Geographic Information Systems (GIS) software has been widely used for spatial problem solving and decision making applications since the 1960s. It has become an invaluable tool for geography-related fields, its uses spanning archaeology, disaster preparedness, public health, resource management, urban planning and much more. However, conventional GIS software isn’t capable of handling the huge volumes of data and complex analysis required for many modern applications.
Cyberinfrastructure is a system that integrates data management, visualization, high-performance computing and human elements to tackle complex problems. This type of supercomputing power could address many GIS scenarios where current software falls short.
Led by Shaowen Wang, a professor of geography and also a senior research scientist at theNational Center for Supercomputing Applications at Illinois, an interdisciplinary team of researchers will work to develop CyberGIS, a comprehensive software framework that will harness the power of cyberinfrastructure for GIS and associated applications. Computer science professor Marc Snir chairs the project steering committee.
“The overarching goal of this project is to establish CyberGIS as a fundamentally new software framework encompassing a seamless integration of cyberinfrastructure, GIS, and spatial analysis and modeling capabilities,” Wang said. “It could lead to widespread scientific breakthroughs that have broad societal impacts.”
The project is part of NSF’s Software Infrastructure for Sustained Innovation program, which aims to promote scalable, sustainable, open-source software elements. In addition to the advanced problem-solving capabilities, the researchers hope that CyberGIS will enhance sharing among researchers and facilitate cross-disciplinary interaction through multiple-user, online collaboration.
“CyberGIS will empower high-performance, collaborative geospatial problem solving,” Wang said. “For example, it could dramatically advance the understanding of disaster preparedness and response and impacts of global climate change.”
The project involves partnerships among academia, government, and industry with an international scope. Partners institutions include Arizona State University, the Conputer Network Center of the Chinese Academy of Sciences, Environmental Systems Research Institute (ESRI), Georgia Institute of Technology, Oak Ridge National Laboratory, University College London Centre for Advanced Spatial Analysis (England), University Consortium for Geographic Information Science, University of California-San Diego, University of California-Santa Barbara, University of Washington, the U.S. Geological Survey, and Victorian Partnership for Advanced Computing (ustralia). The five-year project began in October 2010.
Liz Ahlberg | University of Illinois
New material for splitting water
19.06.2018 | American Institute of Physics
Carbon nanotube optics provide optical-based quantum cryptography and quantum computing
19.06.2018 | DOE/Los Alamos National Laboratory
Scientists from the University of Freiburg and the University of Basel identified a master regulator for bone regeneration. Prasad Shastri, Professor of...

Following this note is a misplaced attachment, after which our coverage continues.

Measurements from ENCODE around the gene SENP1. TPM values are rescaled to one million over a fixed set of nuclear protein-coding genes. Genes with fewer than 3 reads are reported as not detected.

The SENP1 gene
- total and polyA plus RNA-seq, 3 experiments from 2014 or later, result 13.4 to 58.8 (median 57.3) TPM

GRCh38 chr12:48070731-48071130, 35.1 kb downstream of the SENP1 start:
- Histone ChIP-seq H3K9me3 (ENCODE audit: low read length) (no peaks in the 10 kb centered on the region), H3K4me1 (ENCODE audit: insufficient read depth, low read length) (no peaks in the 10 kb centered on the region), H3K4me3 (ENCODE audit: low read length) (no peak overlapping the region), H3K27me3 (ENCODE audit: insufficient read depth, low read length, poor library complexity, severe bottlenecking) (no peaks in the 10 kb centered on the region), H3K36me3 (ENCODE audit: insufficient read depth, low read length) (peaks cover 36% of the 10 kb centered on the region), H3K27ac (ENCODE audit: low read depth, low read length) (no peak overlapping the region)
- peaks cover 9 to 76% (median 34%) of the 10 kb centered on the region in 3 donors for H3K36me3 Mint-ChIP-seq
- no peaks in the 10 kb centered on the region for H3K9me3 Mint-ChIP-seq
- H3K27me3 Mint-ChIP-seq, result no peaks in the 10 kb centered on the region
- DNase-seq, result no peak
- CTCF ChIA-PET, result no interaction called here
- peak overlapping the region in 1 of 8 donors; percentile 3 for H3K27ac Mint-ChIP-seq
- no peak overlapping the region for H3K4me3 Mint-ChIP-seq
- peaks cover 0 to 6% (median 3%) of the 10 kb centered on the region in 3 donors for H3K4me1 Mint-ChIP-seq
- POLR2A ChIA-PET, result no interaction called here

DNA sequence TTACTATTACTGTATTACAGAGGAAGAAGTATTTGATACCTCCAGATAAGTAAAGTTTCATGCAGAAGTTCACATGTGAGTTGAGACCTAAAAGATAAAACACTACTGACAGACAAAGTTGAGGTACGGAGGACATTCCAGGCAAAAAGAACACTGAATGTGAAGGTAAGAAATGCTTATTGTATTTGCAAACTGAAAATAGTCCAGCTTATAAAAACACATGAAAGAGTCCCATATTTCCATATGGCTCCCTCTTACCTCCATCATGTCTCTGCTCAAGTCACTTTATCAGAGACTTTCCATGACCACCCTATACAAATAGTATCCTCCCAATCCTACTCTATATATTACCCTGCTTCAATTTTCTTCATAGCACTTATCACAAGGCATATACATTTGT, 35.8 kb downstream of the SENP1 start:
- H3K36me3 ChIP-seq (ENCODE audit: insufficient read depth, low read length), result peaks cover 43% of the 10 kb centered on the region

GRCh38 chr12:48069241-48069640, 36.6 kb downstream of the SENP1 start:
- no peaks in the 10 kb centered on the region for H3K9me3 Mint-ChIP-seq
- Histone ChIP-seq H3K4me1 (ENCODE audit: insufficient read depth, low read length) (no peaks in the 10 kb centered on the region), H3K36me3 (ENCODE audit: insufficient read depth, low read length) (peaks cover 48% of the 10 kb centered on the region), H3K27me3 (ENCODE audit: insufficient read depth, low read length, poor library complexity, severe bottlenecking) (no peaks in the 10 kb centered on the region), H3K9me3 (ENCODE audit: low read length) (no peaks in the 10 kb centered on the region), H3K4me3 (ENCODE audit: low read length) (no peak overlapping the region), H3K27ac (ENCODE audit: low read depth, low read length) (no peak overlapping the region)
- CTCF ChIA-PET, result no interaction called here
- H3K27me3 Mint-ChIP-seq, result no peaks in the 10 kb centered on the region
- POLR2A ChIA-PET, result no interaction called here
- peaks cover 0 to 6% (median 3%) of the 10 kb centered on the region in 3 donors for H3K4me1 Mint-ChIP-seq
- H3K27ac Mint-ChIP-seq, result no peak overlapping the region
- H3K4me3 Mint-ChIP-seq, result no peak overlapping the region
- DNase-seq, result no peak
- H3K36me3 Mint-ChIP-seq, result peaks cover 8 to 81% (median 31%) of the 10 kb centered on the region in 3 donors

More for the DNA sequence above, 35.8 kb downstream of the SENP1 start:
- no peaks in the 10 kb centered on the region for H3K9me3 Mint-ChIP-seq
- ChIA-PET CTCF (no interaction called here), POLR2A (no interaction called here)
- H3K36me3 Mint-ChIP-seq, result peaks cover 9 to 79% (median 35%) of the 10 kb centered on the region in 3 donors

Moving into its fourth decade, AchemAsia is setting out for new horizons: The International Expo and Innovation Forum for Sustainable Chemical Production will take place from 21-23 May 2019 in Shanghai, China. With an updated event profile, the eleventh edition focusses on topics that are especially relevant for the Chinese process industry, putting a strong emphasis on sustainability and innovation.
Founded in 1989 as a spin-off of ACHEMA to cater to the needs of China’s then developing industry, AchemAsia has since grown into a platform where the latest...
The BMBF-funded OWICELLS project was successfully completed with a final presentation at the BMW plant in Munich. The presentation demonstrated a Li-Fi communication with a mobile robot, while the robot carried out usual production processes (welding, moving and testing parts) in a 5x5m² production cell. The robust, optical wireless transmission is based on spatial diversity; in other words, data is sent and received simultaneously by several LEDs and several photodiodes. The system can transmit data at more than 100 Mbit/s and five milliseconds latency.
Modern production technologies in the automobile industry must become more flexible in order to fulfil individual customer requirements.
An international team of scientists has discovered a new way to transfer image information through multimodal fibers with almost no distortion - even if the fiber is bent. The results of the study, to which scientist from the Leibniz-Institute of Photonic Technology Jena (Leibniz IPHT) contributed, were published on 6thJune in the highly-cited journal Physical Review Letters.
Endoscopes allow doctors to see into a patient’s body like through a keyhole. Typically, the images are transmitted via a bundle of several hundreds of optical...
Light detection and control lies at the heart of many modern device applications, such as smartphone cameras. Using graphene as a light-sensitive material for...
13.06.2018 | Event News
08.06.2018 | Event News
05.06.2018 | Event News
19.06.2018 | Physics and Astronomy
19.06.2018 | Life Sciences
19.06.2018 | Physics and Astronomy